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Xanax Withdrawal And Detox

Xanax withdrawal symptoms include increased anxiety, irritability, trouble sleeping, and difficultly focusing. A medical detox at a treatment center is advised for those who are dependent on Xanax.

Xanax Withdrawal Symptoms

Xanax, the brand name for alprazolam, is a type of benzodiazepine. It is widely prescribed to treat anxiety and panic disorders and is recommended for short-term use. It is a known addictive substance and can cause both physical and psychological dependence, and can result in severe withdrawal symptoms if use is abruptly discontinued. 

Xanax withdrawal symptoms include:

  • Sleep disturbances
  • Sweating
  • Irritability
  • Anxiety
  • Panic
  • Hand tremors
  • Sweating
  • Difficulty concentrating
  • Nausea
  • Weight loss

Withdrawal symptoms can vary and depend on what other substances are present in a person’s system. More severe withdrawal is seen with withdrawal from high doses and short-acting Xanax.

It is recommended to have medical professionals assist you through detox to minimize unpleasant effects and serious side effects, like seizures.

What Is Xanax Withdrawal Syndrome?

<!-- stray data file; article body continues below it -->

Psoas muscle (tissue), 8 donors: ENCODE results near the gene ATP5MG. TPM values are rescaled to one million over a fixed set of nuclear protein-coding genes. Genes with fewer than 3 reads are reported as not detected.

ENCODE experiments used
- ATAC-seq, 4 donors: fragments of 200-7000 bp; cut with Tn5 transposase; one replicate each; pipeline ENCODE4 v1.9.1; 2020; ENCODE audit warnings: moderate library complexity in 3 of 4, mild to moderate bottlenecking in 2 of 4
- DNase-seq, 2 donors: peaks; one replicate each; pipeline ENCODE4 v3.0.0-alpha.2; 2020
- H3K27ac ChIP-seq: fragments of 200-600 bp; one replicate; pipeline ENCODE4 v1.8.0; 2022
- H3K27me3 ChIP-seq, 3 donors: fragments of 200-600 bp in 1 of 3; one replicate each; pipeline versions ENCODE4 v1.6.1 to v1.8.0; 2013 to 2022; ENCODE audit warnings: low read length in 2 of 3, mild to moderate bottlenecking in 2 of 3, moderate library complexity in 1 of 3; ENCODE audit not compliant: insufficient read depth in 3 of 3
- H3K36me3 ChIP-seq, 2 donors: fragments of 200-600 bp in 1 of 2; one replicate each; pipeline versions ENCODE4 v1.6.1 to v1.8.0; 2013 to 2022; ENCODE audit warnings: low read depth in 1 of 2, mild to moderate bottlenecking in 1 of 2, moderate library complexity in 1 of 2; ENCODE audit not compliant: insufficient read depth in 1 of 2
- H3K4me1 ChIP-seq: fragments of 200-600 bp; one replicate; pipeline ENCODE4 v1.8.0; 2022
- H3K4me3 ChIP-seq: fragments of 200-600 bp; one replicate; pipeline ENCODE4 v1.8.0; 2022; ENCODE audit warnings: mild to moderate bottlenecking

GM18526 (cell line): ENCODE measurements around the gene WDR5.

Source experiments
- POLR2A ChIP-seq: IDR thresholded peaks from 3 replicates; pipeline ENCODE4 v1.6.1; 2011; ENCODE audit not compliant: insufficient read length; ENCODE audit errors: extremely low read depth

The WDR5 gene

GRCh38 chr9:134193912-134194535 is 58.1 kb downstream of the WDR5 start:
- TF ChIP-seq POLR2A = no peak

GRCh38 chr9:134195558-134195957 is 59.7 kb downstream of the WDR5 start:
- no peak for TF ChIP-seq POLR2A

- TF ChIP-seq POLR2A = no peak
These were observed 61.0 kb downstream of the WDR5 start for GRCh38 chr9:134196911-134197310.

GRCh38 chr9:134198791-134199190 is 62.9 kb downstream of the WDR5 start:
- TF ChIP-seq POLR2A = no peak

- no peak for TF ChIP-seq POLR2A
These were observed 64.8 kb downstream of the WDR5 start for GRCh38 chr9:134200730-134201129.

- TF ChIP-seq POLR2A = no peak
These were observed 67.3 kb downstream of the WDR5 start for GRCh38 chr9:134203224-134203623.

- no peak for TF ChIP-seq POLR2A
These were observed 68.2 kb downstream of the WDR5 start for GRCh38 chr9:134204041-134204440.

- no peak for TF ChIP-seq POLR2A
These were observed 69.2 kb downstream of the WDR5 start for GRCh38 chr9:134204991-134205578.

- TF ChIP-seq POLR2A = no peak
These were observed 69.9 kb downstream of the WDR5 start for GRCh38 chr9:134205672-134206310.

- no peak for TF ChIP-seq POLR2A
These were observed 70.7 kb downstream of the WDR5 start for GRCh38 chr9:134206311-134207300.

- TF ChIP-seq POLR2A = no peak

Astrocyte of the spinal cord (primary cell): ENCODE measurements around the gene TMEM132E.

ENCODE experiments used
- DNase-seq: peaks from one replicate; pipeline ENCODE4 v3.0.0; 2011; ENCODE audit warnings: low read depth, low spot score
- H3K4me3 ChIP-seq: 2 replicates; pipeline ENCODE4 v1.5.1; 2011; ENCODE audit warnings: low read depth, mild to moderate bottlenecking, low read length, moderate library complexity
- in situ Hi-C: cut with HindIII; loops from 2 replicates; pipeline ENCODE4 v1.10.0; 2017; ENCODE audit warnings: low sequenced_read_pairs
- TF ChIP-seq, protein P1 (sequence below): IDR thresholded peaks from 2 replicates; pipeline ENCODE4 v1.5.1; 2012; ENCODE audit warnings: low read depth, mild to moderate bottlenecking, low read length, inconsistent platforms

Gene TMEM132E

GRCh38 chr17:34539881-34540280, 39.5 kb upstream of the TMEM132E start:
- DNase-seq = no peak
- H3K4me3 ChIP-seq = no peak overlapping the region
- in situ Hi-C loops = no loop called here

Xanax withdrawal syndrome describes a set of consistent symptoms that occur when someone is experiencing withdrawal from Xanax. Xanax withdrawal syndrome can be grouped into three categories of symptoms.


  • Tremors
  • Panic attacks
  • Sleep disorders
  • Visual disturbances
  • Sweating
  • Weight loss

Perceptual distortions:

  • Abnormal body sensations
  • Hypersensitivity to very loud noises

Major events:

  • Seizures
  • Psychotic Symptoms

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How Much Xanax Causes Withdrawal?

Continuous or consistent use of Xanax, regardless of dose, can lead to dependence and withdrawal. Higher doses may lead to more severe withdrawal, but any amount of consistent use can contribute to withdrawal symptoms. The exact onset of withdrawal can vary from person to person; however, it is widely understood that Xanax can produce dependence quickly with consistent use, as early as two weeks.

How Long Does Xanax Stay In The Body?

Xanax has many characteristics that increase the odds of misuse and dependence. It is rapidly absorbed and has a short half-life, leading to a shorter effect time in its regular release form. The short duration of action is a risk for abuse, as it leads users to repeat dosing.

The peak Xanax concentration in the body is approximately one to two hours after taking it orally. Most users report feeling its effects within 30 minutes, generally lasting for about six hours.  

There is a long-acting version of Xanax that can be taken once daily. This version of Xanax has an average half-life of approximately eleven hours, meaning it can still be active in the body for up to six days after ingestion.

Why Does Xanax Cause Dependence?

As with all benzodiazepines, continued use of Xanax may cause dependence. One theory is that it causes an increase in dopamine and serotonin levels, leading to pleasurable feelings and a desire to revisit the actions that led to those feelings. This cycle of intake and reward often contributes to substance misuse.

What Medications Can Treat Xanax Withdrawal?